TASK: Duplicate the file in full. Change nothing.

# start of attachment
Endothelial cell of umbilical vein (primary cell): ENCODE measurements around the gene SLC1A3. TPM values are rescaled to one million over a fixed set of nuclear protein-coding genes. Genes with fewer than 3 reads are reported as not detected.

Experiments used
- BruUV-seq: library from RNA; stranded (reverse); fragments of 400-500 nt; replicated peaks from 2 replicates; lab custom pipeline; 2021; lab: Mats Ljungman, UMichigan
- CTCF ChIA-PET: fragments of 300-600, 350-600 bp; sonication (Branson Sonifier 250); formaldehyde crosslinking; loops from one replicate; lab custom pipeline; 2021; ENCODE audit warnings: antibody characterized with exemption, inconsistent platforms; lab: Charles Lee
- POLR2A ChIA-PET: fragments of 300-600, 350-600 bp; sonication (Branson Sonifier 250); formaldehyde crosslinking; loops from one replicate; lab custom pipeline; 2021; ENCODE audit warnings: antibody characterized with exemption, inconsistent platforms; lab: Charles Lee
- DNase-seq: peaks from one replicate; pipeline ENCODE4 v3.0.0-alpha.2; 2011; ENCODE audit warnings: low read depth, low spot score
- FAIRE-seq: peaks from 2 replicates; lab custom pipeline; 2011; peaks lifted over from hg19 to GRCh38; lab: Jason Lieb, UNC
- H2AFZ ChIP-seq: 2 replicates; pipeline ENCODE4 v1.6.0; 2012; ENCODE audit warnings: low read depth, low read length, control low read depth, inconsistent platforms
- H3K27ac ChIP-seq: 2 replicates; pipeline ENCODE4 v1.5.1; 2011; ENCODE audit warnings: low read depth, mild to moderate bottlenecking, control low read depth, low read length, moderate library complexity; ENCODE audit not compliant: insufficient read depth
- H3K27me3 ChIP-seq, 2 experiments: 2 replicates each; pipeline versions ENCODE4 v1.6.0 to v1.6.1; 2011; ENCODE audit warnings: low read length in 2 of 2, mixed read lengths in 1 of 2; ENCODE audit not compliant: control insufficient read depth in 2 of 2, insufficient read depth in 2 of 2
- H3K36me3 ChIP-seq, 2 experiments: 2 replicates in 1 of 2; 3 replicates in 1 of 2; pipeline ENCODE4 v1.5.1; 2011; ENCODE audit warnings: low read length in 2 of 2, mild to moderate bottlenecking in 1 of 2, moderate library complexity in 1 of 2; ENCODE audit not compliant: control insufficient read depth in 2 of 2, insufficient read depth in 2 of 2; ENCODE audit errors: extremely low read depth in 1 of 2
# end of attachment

Endothelial cell of umbilical vein (primary cell): ENCODE measurements around the gene SLC1A3. TPM values are rescaled to one million over a fixed set of nuclear protein-coding genes. Genes with fewer than 3 reads are reported as not detected.

Experiments used
- BruUV-seq: library from RNA; stranded (reverse); fragments of 400-500 nt; replicated peaks from 2 replicates; lab custom pipeline; 2021; lab: Mats Ljungman, UMichigan
- CTCF ChIA-PET: fragments of 300-600, 350-600 bp; sonication (Branson Sonifier 250); formaldehyde crosslinking; loops from one replicate; lab custom pipeline; 2021; ENCODE audit warnings: antibody characterized with exemption, inconsistent platforms; lab: Charles Lee
- POLR2A ChIA-PET: fragments of 300-600, 350-600 bp; sonication (Branson Sonifier 250); formaldehyde crosslinking; loops from one replicate; lab custom pipeline; 2021; ENCODE audit warnings: antibody characterized with exemption, inconsistent platforms; lab: Charles Lee
- DNase-seq: peaks from one replicate; pipeline ENCODE4 v3.0.0-alpha.2; 2011; ENCODE audit warnings: low read depth, low spot score
- FAIRE-seq: peaks from 2 replicates; lab custom pipeline; 2011; peaks lifted over from hg19 to GRCh38; lab: Jason Lieb, UNC
- H2AFZ ChIP-seq: 2 replicates; pipeline ENCODE4 v1.6.0; 2012; ENCODE audit warnings: low read depth, low read length, control low read depth, inconsistent platforms
- H3K27ac ChIP-seq: 2 replicates; pipeline ENCODE4 v1.5.1; 2011; ENCODE audit warnings: low read depth, mild to moderate bottlenecking, control low read depth, low read length, moderate library complexity; ENCODE audit not compliant: insufficient read depth
- H3K27me3 ChIP-seq, 2 experiments: 2 replicates each; pipeline versions ENCODE4 v1.6.0 to v1.6.1; 2011; ENCODE audit warnings: low read length in 2 of 2, mixed read lengths in 1 of 2; ENCODE audit not compliant: control insufficient read depth in 2 of 2, insufficient read depth in 2 of 2
- H3K36me3 ChIP-seq, 2 experiments: 2 replicates in 1 of 2; 3 replicates in 1 of 2; pipeline ENCODE4 v1.5.1; 2011; ENCODE audit warnings: low read length in 2 of 2, mild to moderate bottlenecking in 1 of 2, moderate library complexity in 1 of 2; ENCODE audit not compliant: control insufficient read depth in 2 of 2, insufficient read depth in 2 of 2; ENCODE audit errors: extremely low read depth in 1 of 2